This section of the book is from the "Canadian Banking Practice" book, by John T. P. Knight.
Question 541.— A, who is a wholesale dealer in live stock in the North-West Territories, applies to a chartered bank for an advance. They take security upon his cattle running at large on the public range under section 74 of the Bank Act, and do not register their lien. Some time after A applies to B, a private party, for a loan, offering his cattle as security, and stating they are clear. B makes a search in the registry office for the district, and finding no registrations against A, advances him the amount, taking as security a chattel mortgage on the cattle, which is duly registered. According to chapter 43, sections 6 and 11 of the Consolidated Ordinances of the North-West Territories, 1898, as follows:
" 6. Every mortgage or conveyance intended to operate as a mortgage of goods and chattels which is not accompanied by an immediate delivery and an actual and continued change of possession of the things mortgaged, shall within thirty days from the execution thereof be registered as hereinafter provided, together with an affidavit of a witness thereto of the due execution of such mortgage or conveyance, and also with the affidavit of the mortgagee or one of several mortgagees or the agent of the mortgagee or mortgagees, if such agent is aware of all the circumstances connected therewith and is properly authorized by power in writing to take such mortgage, in which case a copy of such authority shall be attached thereto (save as hereinafter provided under section 21 hereof), such last mentioned affidavit stating that the mortgagor therein named is justly and truly indebted to the mortgagee in the sum mentioned in the mortgage, that it was executed in good faith, and for the express purpose of securing payment of money justly due or accruing due, and not for the purpose of protecting the goods and chattels mentioned therein against the creditors of the mortgagor, or of preventing the creditors of such mortgagor from obtaining payment of any claim against him; and every such mortgage or conveyance shall operate or take effect upon, from and after the day and time of the filing thereof.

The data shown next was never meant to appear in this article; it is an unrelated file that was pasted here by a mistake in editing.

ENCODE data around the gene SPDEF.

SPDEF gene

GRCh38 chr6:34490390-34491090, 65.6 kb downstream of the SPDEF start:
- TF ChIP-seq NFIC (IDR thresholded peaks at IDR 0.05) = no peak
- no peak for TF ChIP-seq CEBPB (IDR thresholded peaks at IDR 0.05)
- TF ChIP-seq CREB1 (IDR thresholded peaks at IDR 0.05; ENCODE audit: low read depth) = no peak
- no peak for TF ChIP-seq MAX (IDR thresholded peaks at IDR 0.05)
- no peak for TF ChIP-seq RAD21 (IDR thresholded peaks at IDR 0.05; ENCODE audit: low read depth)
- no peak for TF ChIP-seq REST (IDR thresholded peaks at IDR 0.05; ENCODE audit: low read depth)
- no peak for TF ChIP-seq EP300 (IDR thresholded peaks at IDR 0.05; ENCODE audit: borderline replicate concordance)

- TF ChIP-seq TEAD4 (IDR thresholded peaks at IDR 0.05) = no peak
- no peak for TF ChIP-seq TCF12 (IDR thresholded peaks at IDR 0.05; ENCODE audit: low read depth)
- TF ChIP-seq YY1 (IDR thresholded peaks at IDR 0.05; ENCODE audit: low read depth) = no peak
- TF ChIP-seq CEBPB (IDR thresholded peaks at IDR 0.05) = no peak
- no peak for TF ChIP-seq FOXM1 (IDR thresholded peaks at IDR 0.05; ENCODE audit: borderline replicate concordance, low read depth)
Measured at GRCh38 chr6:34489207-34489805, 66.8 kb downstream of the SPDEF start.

" 11. In case such mortgage or conveyance and affidavits are not registered as hereinbefore provided, or in case the consideration for which the same is made is not truly expressed therein, the mortgage or conveyance shall be absolutely null and void as against creditors of the mortgagor and against subsequent purchasers or mortgagees in good faith for valuable consideration."
Who has best title to the cattle, the bank or B? Do not these provisions in the North-West Territories Ordinances override section 74 of the Bank Act?
Answer.—If the bank has taken security in the proper form under the Bank Act, and if the cattle can be sufficiently identified as being those covered by the security, the claim of the bank will prevail over that of the mortgagee.
The validity of those sections of the Bank Act, which of necessity interfere with the laws of the provinces respecting the registration of bills of sale and chattel mortgages, has been determined by the Privy Council in England. See Tennant v. Union Bank (1895), Appeal Cases 31.